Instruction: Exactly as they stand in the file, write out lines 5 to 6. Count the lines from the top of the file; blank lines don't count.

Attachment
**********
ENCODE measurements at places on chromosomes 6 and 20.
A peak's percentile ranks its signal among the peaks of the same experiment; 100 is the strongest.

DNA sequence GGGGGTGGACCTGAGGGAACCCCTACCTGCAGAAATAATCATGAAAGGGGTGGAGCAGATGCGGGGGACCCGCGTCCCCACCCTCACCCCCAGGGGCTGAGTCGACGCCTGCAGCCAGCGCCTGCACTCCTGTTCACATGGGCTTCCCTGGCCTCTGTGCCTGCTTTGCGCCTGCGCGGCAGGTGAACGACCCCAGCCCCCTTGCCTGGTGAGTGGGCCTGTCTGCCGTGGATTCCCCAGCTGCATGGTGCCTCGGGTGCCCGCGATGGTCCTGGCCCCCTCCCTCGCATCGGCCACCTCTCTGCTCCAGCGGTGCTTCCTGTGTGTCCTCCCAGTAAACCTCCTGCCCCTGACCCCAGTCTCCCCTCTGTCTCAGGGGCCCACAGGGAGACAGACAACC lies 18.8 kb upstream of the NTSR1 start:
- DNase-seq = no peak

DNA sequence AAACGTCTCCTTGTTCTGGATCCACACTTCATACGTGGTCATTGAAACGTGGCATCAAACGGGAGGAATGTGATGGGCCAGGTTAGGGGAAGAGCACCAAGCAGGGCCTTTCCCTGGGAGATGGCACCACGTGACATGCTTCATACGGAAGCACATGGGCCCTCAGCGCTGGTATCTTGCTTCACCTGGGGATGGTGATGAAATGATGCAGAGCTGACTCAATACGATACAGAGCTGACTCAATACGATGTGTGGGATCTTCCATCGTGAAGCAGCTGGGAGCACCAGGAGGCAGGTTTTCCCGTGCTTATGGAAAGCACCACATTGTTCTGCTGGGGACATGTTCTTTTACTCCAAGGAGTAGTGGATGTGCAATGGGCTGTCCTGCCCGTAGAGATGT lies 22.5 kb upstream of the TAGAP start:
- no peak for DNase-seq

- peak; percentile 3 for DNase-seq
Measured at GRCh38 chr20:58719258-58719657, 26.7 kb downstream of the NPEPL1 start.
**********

DNA sequence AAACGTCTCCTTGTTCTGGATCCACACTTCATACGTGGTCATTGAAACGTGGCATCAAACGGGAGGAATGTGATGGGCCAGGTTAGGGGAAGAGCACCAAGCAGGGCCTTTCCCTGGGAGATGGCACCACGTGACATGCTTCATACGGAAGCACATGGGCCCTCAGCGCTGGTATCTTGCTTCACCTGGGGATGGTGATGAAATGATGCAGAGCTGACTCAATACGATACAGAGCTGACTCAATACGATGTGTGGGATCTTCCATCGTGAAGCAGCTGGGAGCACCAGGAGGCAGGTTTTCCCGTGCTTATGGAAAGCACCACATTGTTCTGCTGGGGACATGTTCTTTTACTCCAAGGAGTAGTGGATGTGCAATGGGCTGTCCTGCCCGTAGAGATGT lies 22.5 kb upstream of the TAGAP start:
- no peak for DNase-seq